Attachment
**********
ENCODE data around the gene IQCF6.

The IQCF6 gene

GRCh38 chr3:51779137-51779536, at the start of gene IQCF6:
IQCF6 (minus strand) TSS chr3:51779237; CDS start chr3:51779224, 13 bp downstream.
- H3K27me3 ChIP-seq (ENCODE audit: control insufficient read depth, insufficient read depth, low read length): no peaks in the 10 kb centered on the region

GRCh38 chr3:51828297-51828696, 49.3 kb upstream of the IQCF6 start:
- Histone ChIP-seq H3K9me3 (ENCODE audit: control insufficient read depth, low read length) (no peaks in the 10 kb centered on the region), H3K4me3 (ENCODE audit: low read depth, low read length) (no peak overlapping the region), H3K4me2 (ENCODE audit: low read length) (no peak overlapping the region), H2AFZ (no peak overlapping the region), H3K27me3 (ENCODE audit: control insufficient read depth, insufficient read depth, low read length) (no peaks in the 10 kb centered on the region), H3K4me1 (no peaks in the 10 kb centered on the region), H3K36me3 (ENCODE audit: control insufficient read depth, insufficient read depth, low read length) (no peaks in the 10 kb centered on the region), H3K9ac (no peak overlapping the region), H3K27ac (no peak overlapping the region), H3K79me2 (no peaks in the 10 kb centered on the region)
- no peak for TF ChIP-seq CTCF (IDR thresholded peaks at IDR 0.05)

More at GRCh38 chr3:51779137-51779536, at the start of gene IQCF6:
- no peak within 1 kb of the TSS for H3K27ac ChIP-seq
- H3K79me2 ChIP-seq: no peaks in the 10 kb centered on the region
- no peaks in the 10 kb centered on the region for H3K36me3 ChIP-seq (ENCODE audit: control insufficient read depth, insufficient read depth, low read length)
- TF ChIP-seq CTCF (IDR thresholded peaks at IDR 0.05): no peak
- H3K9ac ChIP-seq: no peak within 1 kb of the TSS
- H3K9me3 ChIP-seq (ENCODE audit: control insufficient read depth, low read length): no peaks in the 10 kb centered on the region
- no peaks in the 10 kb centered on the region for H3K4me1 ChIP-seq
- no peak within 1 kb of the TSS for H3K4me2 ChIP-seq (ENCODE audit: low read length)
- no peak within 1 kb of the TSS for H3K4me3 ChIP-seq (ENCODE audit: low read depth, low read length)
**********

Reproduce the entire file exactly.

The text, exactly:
ENCODE data around the gene IQCF6.

The IQCF6 gene

GRCh38 chr3:51779137-51779536, at the start of gene IQCF6:
IQCF6 (minus strand) TSS chr3:51779237; CDS start chr3:51779224, 13 bp downstream.
- H3K27me3 ChIP-seq (ENCODE audit: control insufficient read depth, insufficient read depth, low read length): no peaks in the 10 kb centered on the region

GRCh38 chr3:51828297-51828696, 49.3 kb upstream of the IQCF6 start:
- Histone ChIP-seq H3K9me3 (ENCODE audit: control insufficient read depth, low read length) (no peaks in the 10 kb centered on the region), H3K4me3 (ENCODE audit: low read depth, low read length) (no peak overlapping the region), H3K4me2 (ENCODE audit: low read length) (no peak overlapping the region), H2AFZ (no peak overlapping the region), H3K27me3 (ENCODE audit: control insufficient read depth, insufficient read depth, low read length) (no peaks in the 10 kb centered on the region), H3K4me1 (no peaks in the 10 kb centered on the region), H3K36me3 (ENCODE audit: control insufficient read depth, insufficient read depth, low read length) (no peaks in the 10 kb centered on the region), H3K9ac (no peak overlapping the region), H3K27ac (no peak overlapping the region), H3K79me2 (no peaks in the 10 kb centered on the region)
- no peak for TF ChIP-seq CTCF (IDR thresholded peaks at IDR 0.05)

More at GRCh38 chr3:51779137-51779536, at the start of gene IQCF6:
- no peak within 1 kb of the TSS for H3K27ac ChIP-seq
- H3K79me2 ChIP-seq: no peaks in the 10 kb centered on the region
- no peaks in the 10 kb centered on the region for H3K36me3 ChIP-seq (ENCODE audit: control insufficient read depth, insufficient read depth, low read length)
- TF ChIP-seq CTCF (IDR thresholded peaks at IDR 0.05): no peak
- H3K9ac ChIP-seq: no peak within 1 kb of the TSS
- H3K9me3 ChIP-seq (ENCODE audit: control insufficient read depth, low read length): no peaks in the 10 kb centered on the region
- no peaks in the 10 kb centered on the region for H3K4me1 ChIP-seq
- no peak within 1 kb of the TSS for H3K4me2 ChIP-seq (ENCODE audit: low read length)
- no peak within 1 kb of the TSS for H3K4me3 ChIP-seq (ENCODE audit: low read depth, low read length)